If significant ringing occurs, a quick-and-dirty R-C snubber design approach works fairly well; place increasingly large damper capacitors across the diode until the ringing frequency reduces by half. The total ringing capacity is now quadruple that of the original ringing frequency, or, to put it another way, the original ringing capacity is one-third of the added capacity. The necessary damper resistance is approximately equal to the capacitive reactance of the original ringing capacity at the original ringing frequency. Then, you connect the frequency-halving capacitor in series with the damping resistance and place the pair across the diode as tightly coupled as possible.
Snubber capacitors must have a high pulse-current capability and low dielectric loss. Temperature-stable-disc, multilayer-ceramic, silvered-mica, and some plastic film-foil capacitors are suitable. Snubber resistors should be noninductive; metal-film, carbon-film, and carbon-composition resistors work well, but you should avoid using wirewound resistors. The product of the damper capacity, switching frequency, and the square of the peak snubber-capacitor voltage provides an estimate of the maximum snubber-resistor dissipation.
Snubbers on passive switches (essentially diodes) or active switches (essentially transistors) should always have close coupling--as much as is physically possible--with minimal loop inductance. This arrangement minimizes the radiated field that arises when the current path changes from the switch to the snubber. Close coupling also minimizes the turn-off-voltage overshoot that's necessary to force the current to change paths through the switch-snubber loop inductance.
The first approach, which creates a quadrapole instead of a dipole leakage field, significantly reduces the distant field intensity. This approach also reduces the eddy-current losses in any shorted-strap electromagnetic shield you use, which may be an important consideration.
External air gaps in an inductor, such as those in open bobbin-core inductors or those with E cores spaced apart, can be a major source of external magnetic fields when significant ripple or ac currents are present (Figure 6b). The sniffer probe can also easily locate these fields; the response is a maximum near an air gap or near the end of an open-inductor winding.
A less obvious problem can occur when you use inductors with open cores as second-stage filter chokes. The minimal ripple current may not create a significant field, but such an inductor can pick up external magnetic fields and convert them to noise voltages or can create an EMI-susceptibility problem.
Poorly bypassed high-speed logic
Ideally, all high-speed-logic designs should include tightly coupled bypass capacitors for each IC, and all multilayer pc boards should have power and ground distribution planes. Unfortunately, poor design practices still exist, such as using just one bypass capacitor at the power entrance to a logic board and routing power and ground to the ICs from opposite sides of the board. This faulty distribution scheme creates large spikes on the logic supply voltage and produces significant electromagnetic fields around the board.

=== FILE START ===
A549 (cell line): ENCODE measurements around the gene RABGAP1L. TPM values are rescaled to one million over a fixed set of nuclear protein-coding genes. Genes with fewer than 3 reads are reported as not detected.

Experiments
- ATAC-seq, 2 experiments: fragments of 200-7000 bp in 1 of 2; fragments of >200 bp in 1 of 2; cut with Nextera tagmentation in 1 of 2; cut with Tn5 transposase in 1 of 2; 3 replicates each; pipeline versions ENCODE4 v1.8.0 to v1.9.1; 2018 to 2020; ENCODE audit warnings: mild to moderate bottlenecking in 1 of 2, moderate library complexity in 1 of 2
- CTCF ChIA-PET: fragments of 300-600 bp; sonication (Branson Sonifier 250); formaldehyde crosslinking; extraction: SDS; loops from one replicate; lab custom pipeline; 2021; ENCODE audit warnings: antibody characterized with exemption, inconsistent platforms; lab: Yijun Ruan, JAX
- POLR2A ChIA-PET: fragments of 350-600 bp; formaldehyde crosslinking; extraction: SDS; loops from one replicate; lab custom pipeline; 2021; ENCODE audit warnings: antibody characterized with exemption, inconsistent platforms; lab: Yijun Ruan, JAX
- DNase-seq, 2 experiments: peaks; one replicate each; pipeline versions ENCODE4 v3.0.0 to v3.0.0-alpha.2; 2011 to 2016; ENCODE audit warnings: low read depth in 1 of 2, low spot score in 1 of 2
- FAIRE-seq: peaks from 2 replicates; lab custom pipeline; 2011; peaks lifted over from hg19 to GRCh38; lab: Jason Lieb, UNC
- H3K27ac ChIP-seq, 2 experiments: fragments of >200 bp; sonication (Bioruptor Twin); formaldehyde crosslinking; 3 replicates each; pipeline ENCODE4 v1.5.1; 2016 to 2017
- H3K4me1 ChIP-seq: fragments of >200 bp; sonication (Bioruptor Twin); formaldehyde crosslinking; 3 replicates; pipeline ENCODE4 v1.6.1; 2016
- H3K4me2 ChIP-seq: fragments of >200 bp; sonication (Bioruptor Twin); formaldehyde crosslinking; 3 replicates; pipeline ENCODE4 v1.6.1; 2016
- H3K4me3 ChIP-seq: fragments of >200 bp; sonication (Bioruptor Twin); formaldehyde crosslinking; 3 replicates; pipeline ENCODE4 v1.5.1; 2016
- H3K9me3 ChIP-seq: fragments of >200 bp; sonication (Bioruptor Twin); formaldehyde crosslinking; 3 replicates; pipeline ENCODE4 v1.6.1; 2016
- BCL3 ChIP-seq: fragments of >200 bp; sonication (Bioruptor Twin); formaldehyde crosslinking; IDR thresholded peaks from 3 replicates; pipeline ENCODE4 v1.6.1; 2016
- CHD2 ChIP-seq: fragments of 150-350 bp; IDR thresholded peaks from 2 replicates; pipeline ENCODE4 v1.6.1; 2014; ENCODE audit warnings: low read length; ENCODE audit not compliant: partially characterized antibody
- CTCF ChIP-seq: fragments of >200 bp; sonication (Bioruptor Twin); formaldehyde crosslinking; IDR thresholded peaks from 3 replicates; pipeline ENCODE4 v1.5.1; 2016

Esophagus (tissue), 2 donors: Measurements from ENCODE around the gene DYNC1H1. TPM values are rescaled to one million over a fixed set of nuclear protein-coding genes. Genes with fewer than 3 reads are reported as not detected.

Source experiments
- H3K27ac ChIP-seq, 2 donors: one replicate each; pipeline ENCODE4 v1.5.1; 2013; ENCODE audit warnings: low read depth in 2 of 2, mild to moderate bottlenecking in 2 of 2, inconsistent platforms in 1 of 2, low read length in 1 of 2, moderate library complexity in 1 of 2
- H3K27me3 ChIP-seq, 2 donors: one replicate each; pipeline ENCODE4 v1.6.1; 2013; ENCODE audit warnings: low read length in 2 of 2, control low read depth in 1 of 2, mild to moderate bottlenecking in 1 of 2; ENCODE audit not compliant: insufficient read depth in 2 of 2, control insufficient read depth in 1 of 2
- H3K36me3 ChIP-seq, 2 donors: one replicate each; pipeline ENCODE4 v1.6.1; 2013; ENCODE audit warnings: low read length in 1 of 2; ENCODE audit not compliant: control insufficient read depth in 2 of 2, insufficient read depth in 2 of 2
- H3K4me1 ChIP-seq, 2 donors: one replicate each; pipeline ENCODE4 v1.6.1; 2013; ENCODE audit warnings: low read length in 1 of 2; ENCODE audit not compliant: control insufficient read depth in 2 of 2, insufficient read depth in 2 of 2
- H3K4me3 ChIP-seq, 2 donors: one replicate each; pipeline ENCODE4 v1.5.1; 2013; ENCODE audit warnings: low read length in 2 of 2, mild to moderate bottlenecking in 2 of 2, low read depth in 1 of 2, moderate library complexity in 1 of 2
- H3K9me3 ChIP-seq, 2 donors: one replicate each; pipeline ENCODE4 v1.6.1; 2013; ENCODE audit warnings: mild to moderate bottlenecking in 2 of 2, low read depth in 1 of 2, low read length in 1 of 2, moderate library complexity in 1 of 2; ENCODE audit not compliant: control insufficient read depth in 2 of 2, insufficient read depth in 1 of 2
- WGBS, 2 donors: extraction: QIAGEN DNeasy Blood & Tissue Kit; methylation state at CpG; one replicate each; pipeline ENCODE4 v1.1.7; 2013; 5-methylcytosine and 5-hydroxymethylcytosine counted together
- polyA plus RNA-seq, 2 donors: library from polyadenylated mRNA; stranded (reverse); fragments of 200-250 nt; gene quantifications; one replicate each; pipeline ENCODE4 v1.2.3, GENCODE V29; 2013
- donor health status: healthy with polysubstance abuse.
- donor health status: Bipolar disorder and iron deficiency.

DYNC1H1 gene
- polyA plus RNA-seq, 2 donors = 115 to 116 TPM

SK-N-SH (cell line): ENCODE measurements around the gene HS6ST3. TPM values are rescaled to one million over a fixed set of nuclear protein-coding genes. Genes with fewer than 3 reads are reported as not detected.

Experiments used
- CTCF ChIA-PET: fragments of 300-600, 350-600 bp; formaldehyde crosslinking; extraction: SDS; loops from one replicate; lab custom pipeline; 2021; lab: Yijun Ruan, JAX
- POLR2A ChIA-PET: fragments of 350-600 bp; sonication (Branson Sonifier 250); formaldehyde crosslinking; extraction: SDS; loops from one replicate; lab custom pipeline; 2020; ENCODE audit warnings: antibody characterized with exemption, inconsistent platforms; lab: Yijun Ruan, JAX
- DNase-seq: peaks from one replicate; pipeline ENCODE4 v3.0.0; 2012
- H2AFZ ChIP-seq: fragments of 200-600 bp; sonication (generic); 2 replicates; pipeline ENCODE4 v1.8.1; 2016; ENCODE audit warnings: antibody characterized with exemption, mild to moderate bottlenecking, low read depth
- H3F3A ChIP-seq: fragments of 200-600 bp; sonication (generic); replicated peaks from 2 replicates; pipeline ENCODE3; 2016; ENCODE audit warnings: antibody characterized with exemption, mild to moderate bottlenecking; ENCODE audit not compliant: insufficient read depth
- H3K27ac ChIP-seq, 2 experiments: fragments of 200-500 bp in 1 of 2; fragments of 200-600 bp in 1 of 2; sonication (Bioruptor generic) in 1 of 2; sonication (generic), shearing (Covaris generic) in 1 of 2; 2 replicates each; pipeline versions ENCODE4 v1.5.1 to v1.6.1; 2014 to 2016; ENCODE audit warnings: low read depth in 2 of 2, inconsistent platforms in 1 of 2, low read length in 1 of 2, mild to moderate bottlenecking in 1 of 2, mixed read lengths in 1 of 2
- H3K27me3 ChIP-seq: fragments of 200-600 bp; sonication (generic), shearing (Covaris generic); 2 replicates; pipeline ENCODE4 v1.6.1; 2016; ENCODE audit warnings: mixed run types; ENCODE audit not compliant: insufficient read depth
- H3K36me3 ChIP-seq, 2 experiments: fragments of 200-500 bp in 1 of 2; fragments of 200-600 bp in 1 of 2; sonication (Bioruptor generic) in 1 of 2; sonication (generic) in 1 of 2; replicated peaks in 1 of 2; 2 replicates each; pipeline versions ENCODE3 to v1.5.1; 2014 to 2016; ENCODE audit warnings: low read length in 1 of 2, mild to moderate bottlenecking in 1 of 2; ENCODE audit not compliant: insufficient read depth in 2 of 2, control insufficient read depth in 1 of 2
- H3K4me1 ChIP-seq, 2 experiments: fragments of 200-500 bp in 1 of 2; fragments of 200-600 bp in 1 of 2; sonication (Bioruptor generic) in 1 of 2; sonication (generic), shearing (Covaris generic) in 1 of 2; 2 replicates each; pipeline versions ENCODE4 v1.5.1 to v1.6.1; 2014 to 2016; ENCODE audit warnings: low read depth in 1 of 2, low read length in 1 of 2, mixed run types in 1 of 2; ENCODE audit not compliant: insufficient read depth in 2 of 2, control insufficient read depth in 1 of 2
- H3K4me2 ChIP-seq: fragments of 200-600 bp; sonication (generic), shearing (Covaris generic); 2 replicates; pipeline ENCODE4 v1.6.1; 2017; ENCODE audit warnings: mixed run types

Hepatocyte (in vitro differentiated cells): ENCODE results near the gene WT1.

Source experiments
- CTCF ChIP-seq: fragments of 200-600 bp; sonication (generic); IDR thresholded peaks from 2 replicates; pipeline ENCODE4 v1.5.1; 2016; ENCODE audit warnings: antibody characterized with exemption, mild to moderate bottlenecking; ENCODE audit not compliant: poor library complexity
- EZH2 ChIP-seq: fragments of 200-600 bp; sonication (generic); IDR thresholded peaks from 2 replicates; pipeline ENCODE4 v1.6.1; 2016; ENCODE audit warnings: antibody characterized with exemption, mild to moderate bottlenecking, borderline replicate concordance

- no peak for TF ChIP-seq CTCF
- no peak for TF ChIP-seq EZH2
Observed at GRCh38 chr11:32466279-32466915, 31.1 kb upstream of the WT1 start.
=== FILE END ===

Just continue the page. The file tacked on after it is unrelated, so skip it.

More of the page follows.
With a sniffer probe, you can determine which pins of which ICs have the largest current transients that are synchronous with the supply-voltage transients. In one case, using the sniffer probe set some logic-design engineers straight. The engineers accused the power supply of creating the noise. However, the probe helped to determine that the supplies were fairly quiet; it was the poorly designed logic power-distribution system that was the problem.
The spurious capacitive response of the probe can often appear much higher because of capacitive displacement currents near the probe. Displacement current is proportional to dV/dt, and the probe is sensitive to the displacement current, dI/dt, which is proportional to the second derivative of the voltage. Thus, the displacement-current response is the same as that for true parasitic capacitive coupling.
Finally, you may wonder about the sniffer probe's ability to inject a signal. You can use some EMI-sensing probes to test for EMI susceptibility by injecting a current into the probe and placing it near potentially sensitive circuits. However, this miniature probe is not particularly suitable for this application because of its small coil and limitation to low drive levels; more than a 1/8W input, which is equivalent to 2.5V rms, can overheat the internal terminating resistor.
Bruce Carsten is president of Bruce Carsten Associates Inc (Corvallis, OR), where he is an applied-research and design consultant, primarily for switch-mode power supplies. He has published more than 40 papers, holds seven patents, and has 28 years of experience in power conversion.